How to format your references using the Asian Geographer citation style

This is a short guide how to format citations and the bibliography in a manuscript for Asian Geographer. For a complete guide how to prepare your manuscript refer to the journal's instructions to authors.

Using reference management software

Typically you don't format your citations and bibliography by hand. The easiest way is to use a reference manager:

PaperpileThe citation style is built in and you can choose it in Settings > Citation Style or Paperpile > Citation Style in Google Docs.
EndNoteDownload the output style file
Mendeley, Zotero, Papers, and othersThe style is either built in or you can download a CSL file that is supported by most references management programs.
BibTeXBibTeX syles are usually part of a LaTeX template. Check the instructions to authors if the publisher offers a LaTeX template for this journal.

Journal articles

Those examples are references to articles in scholarly journals and how they are supposed to appear in your bibliography.

Not all journals organize their published articles in volumes and issues, so these fields are optional. Some electronic journals do not provide a page range, but instead list an article identifier. In a case like this it's safe to use the article identifier instead of the page range.

A journal article with 1 author
Cook, Nicholas. 2008. “Beyond the Notes.” Nature 453 (7199): 1186–1187.
A journal article with 2 authors
Kuroda, Hiroshi, and Pal Maliga. 2003. “The Plastid ClpP1 Protease Gene Is Essential for Plant Development.” Nature 425 (6953): 86–89.
A journal article with 3 authors
Bai, T., D. D. Pollard, and H. Gao. 2000. “Explanation for Fracture Spacing in Layered Materials.” Nature 403 (6771): 753–756.
A journal article with 11 or more authors
Vassylyev, Dmitry G., Marina N. Vassylyeva, Jinwei Zhang, Murali Palangat, Irina Artsimovitch, and Robert Landick. 2007. “Structural Basis for Substrate Loading in Bacterial RNA Polymerase.” Nature 448 (7150): 163–168.

Books and book chapters

Here are examples of references for authored and edited books as well as book chapters.

An authored book
Hooker, John. 2000. Logic-Based Methods for Optimization. Hoboken, NJ: John Wiley & Sons, Inc.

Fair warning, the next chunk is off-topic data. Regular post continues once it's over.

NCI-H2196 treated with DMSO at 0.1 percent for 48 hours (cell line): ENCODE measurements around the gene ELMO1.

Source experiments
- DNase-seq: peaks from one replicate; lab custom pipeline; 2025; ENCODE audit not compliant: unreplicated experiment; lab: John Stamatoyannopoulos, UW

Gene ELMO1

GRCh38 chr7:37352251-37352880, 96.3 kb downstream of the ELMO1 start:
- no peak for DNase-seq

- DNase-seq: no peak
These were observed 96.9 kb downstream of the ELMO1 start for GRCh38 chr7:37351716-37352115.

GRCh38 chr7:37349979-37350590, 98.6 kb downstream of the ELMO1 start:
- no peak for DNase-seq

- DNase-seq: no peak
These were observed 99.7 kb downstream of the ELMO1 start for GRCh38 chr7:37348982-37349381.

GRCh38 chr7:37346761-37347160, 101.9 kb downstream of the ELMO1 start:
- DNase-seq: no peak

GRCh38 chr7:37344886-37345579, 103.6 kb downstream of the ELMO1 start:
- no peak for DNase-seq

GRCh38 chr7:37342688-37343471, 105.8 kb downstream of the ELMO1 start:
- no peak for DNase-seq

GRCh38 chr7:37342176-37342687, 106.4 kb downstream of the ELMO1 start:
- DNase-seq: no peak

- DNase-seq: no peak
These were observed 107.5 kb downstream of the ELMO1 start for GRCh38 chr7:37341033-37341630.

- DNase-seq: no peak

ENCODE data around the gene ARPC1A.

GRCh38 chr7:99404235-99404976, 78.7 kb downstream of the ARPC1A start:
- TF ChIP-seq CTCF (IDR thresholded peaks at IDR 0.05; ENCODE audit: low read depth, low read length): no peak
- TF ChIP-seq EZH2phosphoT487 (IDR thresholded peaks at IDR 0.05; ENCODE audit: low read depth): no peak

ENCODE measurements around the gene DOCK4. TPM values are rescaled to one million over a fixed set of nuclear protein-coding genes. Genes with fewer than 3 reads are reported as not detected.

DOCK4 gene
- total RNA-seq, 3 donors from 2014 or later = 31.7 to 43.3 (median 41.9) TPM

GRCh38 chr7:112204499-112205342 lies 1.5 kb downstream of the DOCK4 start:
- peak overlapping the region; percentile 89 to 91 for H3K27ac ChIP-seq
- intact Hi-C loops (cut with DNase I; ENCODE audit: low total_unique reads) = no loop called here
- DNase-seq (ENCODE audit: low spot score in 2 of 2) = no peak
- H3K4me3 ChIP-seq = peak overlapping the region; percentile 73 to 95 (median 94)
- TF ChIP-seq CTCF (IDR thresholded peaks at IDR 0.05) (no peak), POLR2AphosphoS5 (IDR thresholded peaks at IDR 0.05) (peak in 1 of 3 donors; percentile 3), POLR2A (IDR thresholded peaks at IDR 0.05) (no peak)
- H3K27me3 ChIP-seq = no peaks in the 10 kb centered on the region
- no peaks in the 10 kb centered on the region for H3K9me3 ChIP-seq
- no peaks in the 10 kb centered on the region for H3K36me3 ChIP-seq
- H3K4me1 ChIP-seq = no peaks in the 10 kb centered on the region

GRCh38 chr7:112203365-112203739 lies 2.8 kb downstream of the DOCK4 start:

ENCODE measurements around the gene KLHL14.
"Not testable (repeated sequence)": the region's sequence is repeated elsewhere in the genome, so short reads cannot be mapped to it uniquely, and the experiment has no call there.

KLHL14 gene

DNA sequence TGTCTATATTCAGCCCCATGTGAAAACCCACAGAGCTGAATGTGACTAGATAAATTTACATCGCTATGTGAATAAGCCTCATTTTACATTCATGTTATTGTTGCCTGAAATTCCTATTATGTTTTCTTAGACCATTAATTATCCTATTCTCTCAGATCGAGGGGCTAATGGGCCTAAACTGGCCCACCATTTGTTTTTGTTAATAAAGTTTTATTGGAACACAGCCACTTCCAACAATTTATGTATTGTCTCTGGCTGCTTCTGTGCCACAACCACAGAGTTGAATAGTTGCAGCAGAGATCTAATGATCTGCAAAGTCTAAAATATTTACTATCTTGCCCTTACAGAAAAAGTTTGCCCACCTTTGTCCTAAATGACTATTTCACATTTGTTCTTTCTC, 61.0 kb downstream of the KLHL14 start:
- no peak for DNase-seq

An edited book
Campolongo, Patrizia, and Liana Fattore, eds. 2015. Cannabinoid Modulation of Emotion, Memory, and Motivation. New York, NY: Springer.
A chapter in an edited book
De, L. C., A. N. Rao, and D. R. Singh. 2016. “Endangered Orchids and Their Conservation in North East India.” In Bioprospecting of Indigenous Bioresources of North-East India, edited by Jubilee Purkayastha, 61–75. Research Extension Series No. 105. Singapore: Springer.

Web sites

Sometimes references to web sites should appear directly in the text rather than in the bibliography. Refer to the Instructions to authors for Asian Geographer.

Blog post
Andrew, Elise. 2015. “How Did The Turtle Get Its Shell? Fossil Discovery Gives Us A Clue.” IFLScience. IFLScience. https://www.iflscience.com/plants-and-animals/how-did-turtle-get-its-shell-fossil-discovery-gives-us-clue/.

Reports

This example shows the general structure used for government reports, technical reports, and scientific reports. If you can't locate the report number then it might be better to cite the report as a book. For reports it is usually not individual people that are credited as authors, but a governmental department or agency like "U. S. Food and Drug Administration" or "National Cancer Institute".

Government report
Government Accountability Office. 1977. Navigation Systems. 094674. Washington, DC: U.S. Government Printing Office.

Theses and dissertations

Theses including Ph.D. dissertations, Master's theses or Bachelor theses follow the basic format outlined below.

Doctoral dissertation
Tam, Rachel. 2013. “Adaptation of AspectJ for C Sharp.” Doctoral dissertation, Long Beach, CA: California State University, Long Beach.

News paper articles

Unlike scholarly journals, news papers do not usually have a volume and issue number. Instead, the full date and page number is required for a correct reference.

New York Times article
Kelly, Caitlin. 2013. “Where the Artists Are the Superheroes.” New York Times, April 28.

In-text citations

References should be cited in the text by name and year in parentheses:

This sentence cites one reference (Cook 2008).
This sentence cites two references (Cook 2008; Kuroda and Maliga 2003).

Here are examples of in-text citations with multiple authors:

  • Two authors: (Kuroda and Maliga 2003)
  • Three authors: (Bai, Pollard, and Gao 2000)
  • 4 or more authors: (Vassylyev et al. 2007)

About the journal

Full journal titleAsian Geographer
AbbreviationAsian Geogr.
ISSN (print)1022-5706
ISSN (online)2158-1762
Scope

Other styles